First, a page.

The Ethereum blockchain was launched by Vitalik Buterin way back in 2015, with a native coin called Ether (ETH). Today, it’s the second biggest cryptocurrency out there, despite still being roughly 19 times smaller than Bitcoin in value.
Since it’s so much smaller, you might wonder why people even care about it. That’s a fair point. The answer lies in the fact that this king of the altcoins has a lot more capabilities than Bitcoin. Ever heard of NFTs? Web3? Decentralised apps (dApps)? NFT marketplaces? The metaverse? Well, Bitcoin doesn’t really have anything to do with any of those. You can’t make NFTs on Bitcoin’s blockchain, nor get into the rest of those next-level web aspects of crypto.
Ethereum, on the other hand, has crypto-fingers in all of the virtual pies. As a result, there’s genuine speculation over whether Ether might eventually be able to jump up and take the top spot from Bitcoin. And last week, the altcoin finally completed the Ethereum Merge, which is a huge part of that potential becoming a reality.
So what the hell is a merge? On a surface level, you can think of it like a massive software update. But we’re not talking iOS 14 to iOS 16.0073641 or whatever it’s at now. If we think of Bitcoin as an old Nokia of sorts, Ethereum 1.0 might be like the first set of smartphones. Now, Ethereum 2.0 brings it into iPhone 14 Pro territory.
The first phase of “the merge” was completed back in 2020, but it was announced way back in 2014, before Ethereum 1.0 even launched. Of course, eight years in crypto time is an absolute eternity, and the many delays had people wondering if the merge would ever actually happen. But now it’s here, so let’s unpack what the upgrades actually are and what they mean for crypto.
The overall upgrade is a shift in how transactions are processed on the blockchain. Until now, Ethereum was running using a “proof of work” mechanism – we’ve explained what this is here. But TL:DR: blockchains use a proof of work, stake or history mechanism in order to process transactions, spot any issues, mine coins and so on.
Now, Ethereum 2.0 runs using “proof of stake”. In theory, this means that transactions can become much quicker and cheaper to process. While this won’t happen immediately, the idea is that if it becomes cheap and easy to use (like instant ramen), then more and more people might well get involved. If that happens, then the supply of Ethereum, which has a limited capacity, will start to be reached, which will make prices climb. It’s a bit like how landlords are hiking up rent at the moment: places to live are in short supply, so landlords are charging more because, simply, they can.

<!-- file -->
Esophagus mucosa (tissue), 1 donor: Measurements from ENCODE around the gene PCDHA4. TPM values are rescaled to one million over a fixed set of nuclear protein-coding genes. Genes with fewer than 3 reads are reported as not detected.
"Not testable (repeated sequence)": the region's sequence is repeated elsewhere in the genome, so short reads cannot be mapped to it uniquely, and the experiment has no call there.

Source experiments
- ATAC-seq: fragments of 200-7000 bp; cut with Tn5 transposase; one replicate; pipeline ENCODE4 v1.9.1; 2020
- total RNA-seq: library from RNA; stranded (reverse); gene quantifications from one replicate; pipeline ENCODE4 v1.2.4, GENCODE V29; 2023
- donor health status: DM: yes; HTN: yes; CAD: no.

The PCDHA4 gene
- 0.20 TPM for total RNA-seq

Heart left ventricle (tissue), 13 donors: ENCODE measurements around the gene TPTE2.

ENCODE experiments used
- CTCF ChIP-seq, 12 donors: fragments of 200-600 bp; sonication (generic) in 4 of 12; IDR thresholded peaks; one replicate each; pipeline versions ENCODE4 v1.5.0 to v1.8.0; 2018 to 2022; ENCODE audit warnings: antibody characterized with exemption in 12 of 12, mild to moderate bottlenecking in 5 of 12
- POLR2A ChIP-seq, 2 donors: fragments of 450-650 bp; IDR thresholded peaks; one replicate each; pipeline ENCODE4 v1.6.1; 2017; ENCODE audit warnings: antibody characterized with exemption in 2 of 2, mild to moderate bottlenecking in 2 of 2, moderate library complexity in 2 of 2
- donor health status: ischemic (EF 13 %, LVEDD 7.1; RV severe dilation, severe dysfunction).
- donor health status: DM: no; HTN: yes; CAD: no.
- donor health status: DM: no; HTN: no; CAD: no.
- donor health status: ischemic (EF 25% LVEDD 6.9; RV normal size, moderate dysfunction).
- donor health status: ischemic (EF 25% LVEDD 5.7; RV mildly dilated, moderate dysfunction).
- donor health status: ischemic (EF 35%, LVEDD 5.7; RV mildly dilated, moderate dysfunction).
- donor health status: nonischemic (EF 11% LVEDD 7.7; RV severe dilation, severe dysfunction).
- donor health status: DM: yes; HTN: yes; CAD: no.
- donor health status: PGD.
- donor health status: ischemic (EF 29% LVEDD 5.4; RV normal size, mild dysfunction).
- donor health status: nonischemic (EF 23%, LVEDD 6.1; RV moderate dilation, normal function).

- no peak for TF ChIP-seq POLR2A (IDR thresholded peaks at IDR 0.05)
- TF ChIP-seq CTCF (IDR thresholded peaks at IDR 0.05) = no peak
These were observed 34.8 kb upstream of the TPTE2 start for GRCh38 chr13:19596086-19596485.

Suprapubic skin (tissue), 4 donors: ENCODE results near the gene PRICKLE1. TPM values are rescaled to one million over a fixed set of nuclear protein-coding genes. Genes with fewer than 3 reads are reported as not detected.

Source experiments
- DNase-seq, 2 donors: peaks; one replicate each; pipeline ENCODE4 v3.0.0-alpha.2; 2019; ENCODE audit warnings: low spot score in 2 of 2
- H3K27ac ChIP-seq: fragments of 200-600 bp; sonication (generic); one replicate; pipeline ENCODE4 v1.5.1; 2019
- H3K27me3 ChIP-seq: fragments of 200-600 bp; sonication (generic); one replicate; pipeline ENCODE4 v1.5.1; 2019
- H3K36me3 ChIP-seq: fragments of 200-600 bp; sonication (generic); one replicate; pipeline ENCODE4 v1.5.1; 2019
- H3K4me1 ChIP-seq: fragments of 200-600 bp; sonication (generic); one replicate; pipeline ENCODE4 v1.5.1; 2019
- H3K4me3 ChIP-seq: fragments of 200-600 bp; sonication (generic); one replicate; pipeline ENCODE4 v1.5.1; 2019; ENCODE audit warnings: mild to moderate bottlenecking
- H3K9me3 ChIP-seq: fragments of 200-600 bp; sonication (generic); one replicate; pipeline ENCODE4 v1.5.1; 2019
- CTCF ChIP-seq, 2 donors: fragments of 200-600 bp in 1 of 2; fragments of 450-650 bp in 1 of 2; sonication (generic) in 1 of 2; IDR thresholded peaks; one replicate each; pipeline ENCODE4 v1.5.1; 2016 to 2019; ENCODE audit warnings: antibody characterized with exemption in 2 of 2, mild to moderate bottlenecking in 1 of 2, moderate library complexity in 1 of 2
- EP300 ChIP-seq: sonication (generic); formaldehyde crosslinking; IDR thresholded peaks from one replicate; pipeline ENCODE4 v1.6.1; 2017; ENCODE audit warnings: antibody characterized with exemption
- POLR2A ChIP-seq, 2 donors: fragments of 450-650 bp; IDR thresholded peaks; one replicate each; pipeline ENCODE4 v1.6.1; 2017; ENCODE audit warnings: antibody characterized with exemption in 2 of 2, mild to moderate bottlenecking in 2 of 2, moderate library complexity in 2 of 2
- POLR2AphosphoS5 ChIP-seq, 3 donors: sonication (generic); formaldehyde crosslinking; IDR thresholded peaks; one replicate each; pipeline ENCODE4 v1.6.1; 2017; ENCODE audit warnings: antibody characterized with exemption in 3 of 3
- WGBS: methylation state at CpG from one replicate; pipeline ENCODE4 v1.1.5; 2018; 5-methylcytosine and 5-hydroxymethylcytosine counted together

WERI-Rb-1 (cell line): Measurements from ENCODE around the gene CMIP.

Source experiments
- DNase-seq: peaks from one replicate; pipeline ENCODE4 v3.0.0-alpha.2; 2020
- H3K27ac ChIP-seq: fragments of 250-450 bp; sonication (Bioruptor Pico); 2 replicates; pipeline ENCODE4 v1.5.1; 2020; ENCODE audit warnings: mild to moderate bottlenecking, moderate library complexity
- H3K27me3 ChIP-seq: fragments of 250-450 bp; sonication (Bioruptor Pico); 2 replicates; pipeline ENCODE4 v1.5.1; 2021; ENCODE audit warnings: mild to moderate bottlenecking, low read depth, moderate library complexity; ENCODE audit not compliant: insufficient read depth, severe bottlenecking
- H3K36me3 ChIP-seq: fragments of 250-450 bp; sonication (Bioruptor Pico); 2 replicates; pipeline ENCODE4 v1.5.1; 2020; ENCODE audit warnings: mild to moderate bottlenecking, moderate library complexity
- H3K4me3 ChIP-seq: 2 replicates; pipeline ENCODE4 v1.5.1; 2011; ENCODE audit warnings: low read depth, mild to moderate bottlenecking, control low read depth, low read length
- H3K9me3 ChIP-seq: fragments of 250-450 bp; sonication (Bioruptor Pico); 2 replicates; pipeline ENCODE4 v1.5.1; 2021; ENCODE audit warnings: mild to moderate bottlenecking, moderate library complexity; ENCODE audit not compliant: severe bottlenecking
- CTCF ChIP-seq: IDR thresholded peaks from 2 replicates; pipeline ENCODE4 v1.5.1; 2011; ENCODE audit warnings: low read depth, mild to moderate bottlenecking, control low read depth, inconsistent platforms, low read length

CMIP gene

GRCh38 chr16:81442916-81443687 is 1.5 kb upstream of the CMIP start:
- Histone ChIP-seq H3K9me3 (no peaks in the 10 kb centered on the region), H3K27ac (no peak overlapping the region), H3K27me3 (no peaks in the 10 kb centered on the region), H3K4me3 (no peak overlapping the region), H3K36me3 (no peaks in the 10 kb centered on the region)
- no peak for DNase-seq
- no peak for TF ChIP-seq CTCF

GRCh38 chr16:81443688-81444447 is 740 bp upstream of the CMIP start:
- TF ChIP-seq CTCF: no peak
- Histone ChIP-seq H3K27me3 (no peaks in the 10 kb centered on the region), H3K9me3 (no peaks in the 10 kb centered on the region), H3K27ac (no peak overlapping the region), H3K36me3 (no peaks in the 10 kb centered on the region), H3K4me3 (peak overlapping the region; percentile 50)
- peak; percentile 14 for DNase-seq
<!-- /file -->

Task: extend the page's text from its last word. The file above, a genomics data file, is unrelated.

A more wholly good thing is that this upgrade should also ensure that security across the blockchain is even better. This time, it’s not much to do with crazy crypto technology, but simply the fact that proof of stake requires people who want to mine/process transactions to stake their coins as a sort of deposit (the benefit of staking is you earn interest). The starting price is looking like it’ll be over £50,000 – hefty, yes, but this will apply to everyone who wants to access those elements of the blockchain, including hackers. Hopefully, this will act as a deterrent, meaning there might be less hacking attempts. You could still get scammed on Discords and reddit, and with basically any memecoin you decide to buy, but it’s still a very decent plus.
The upgrade also has huge environmental benefits. Proof of work is basically the fossil fuel of crypto technology, using masses of energy by making all the miners’ computers solve ridiculously complicated maths equations, with the first to do so being able to mine the crypto. And Bitcoin still uses it. On the other hand, Ethereum’s new proof of stake process could, as reported by the World Economic Forum, “cut the network’s energy usage by as much as 99.5%.”
So they’ve cracked it, have they? Does this make all the other altcoins, Ethereum competitors like Cardano and Solana, and Layer 2’s (if you don’t know what this trendy new set of coins is, read this) redundant? Well, it could make some of them less useful, but many coins serve different and specific purposes, so they’ll probably be OK. Layer 2 crypto might even benefit, because if Ethereum wants to scale up while getting cheaper and faster, it’ll probably have to outsource some of the workload to other places. This is a major function and purpose of Layer 2 blockchains like Polygon (MATIC), METIS and Loopring.
And this is just the beginning of the merge. Other upgrades that might allow things like Web3 to flourish (should the masses actually get on board with it in future) will start to trickle in, too.
So yeah, the merge is a big boi upgrade. Now you can tell all your mates and look real smart about it.